"Officers of the Lufkin Police Department Narcotics Unit made an arrest at the Budget Inn for manufacturing methamphetamine," said Lt. David Young of the Lufkin Police Department.
Another meth bust, this time in a Lufkin Hotel, adds to an already long list of methamphetamine related arrests this week. There have been at least 9 meth related arrests this week alone. 35-year-old Dorina Moreno is the latest. She was arrested for cooking meth in her hotel room at the Budget Inn in Lufkin.
So why is it so common in East Texas?
Young said, "methamphetamine is extremely addictive and that coupled with the relative ease of manufacturing and the ability to obtain the components rather easily has just contributed to the explosive growth."
Relative ease is an understatement. Most of the chemicals used to make meth are so common, one trip to the store can have you cooking in no time. And it's so portable, you can carry most of a full scale meth lab in nothing more than a duffel bag. But the big risk in cooking comes with the combination of explosive chemicals and heat.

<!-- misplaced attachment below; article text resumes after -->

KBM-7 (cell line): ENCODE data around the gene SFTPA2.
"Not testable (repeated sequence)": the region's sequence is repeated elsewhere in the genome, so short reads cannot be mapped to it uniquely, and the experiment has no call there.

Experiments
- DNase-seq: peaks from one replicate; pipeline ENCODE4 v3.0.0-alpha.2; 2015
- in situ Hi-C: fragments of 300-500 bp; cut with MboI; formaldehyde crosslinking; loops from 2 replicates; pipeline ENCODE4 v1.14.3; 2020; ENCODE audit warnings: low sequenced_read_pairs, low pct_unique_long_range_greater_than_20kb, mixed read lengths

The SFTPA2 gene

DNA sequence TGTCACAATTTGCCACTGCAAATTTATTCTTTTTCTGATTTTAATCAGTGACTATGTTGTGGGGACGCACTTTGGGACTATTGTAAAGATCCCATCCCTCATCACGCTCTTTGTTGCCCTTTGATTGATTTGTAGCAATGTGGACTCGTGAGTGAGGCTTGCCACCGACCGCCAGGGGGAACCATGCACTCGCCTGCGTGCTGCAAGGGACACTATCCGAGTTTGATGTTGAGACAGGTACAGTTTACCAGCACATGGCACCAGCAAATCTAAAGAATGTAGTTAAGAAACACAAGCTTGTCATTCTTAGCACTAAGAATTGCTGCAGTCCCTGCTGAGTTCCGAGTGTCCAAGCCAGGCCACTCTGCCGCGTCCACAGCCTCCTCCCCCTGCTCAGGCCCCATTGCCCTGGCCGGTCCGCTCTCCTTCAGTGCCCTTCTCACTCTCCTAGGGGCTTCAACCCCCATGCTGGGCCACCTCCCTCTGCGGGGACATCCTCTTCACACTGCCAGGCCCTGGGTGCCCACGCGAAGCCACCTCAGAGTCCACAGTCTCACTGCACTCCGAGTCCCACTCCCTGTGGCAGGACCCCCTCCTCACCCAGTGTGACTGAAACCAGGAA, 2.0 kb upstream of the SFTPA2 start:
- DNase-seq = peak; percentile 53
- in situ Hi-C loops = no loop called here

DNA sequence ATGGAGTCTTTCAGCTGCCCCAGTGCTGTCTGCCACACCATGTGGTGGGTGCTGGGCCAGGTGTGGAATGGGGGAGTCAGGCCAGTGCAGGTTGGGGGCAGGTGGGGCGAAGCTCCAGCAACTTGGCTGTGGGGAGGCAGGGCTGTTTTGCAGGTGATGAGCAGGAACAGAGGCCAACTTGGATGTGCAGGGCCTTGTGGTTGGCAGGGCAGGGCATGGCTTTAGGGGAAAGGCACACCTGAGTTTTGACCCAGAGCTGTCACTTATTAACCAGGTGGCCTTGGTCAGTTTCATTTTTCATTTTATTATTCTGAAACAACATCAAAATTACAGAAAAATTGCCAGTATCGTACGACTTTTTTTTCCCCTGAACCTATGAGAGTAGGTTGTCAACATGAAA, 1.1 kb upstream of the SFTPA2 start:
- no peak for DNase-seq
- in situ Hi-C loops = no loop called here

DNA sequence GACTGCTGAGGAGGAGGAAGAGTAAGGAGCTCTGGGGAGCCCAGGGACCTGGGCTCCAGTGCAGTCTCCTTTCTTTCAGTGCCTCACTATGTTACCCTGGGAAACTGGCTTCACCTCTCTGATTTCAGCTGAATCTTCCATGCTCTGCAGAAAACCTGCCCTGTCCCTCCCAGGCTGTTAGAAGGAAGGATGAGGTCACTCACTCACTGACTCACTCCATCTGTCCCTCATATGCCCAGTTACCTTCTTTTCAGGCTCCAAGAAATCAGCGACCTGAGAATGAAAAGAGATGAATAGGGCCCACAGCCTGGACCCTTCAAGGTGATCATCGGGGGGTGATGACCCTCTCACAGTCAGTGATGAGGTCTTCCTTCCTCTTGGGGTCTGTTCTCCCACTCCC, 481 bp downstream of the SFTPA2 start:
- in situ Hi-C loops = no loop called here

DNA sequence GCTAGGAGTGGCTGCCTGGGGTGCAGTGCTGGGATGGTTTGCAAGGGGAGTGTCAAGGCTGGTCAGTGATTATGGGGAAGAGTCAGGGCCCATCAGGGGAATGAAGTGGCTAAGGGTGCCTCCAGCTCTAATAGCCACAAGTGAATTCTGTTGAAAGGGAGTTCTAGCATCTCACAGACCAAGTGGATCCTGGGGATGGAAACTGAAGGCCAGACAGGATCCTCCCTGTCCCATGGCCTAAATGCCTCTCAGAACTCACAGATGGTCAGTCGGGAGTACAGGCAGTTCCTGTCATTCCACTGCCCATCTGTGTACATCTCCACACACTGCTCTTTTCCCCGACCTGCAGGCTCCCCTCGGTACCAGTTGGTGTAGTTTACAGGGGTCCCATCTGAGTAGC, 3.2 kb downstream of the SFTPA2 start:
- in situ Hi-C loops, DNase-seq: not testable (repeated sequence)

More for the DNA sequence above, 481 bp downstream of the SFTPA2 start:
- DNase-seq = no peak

"It does involve the use of heat and the use of chemicals and sometimes that goes bad and there are explosions," said Young.
The scariest thing about the manufacturing and use of meth is in it's bottom line ingredients.
Young said, "it uses red devil lye, it uses camp fuel, it uses gasoline. They can use any number of things all of which individually are bad for you, and yet they combine all of these things and inject it in their body."
That doesn't even take into consideration the highly addictive nature of meth, and it's long term effects on the body. But the portability and ease of creating it keep people making this dangerous drug.
Lt. Young says that another problem with meth is it's financial burden to whoever cleans up a lab. All the chemicals add up to thousands of dollars, depending on the size of the lab. The people that bear the burden of the cost is either the Lufkin Police Department or the DEA, depending if Lufkin Police can handle the amount.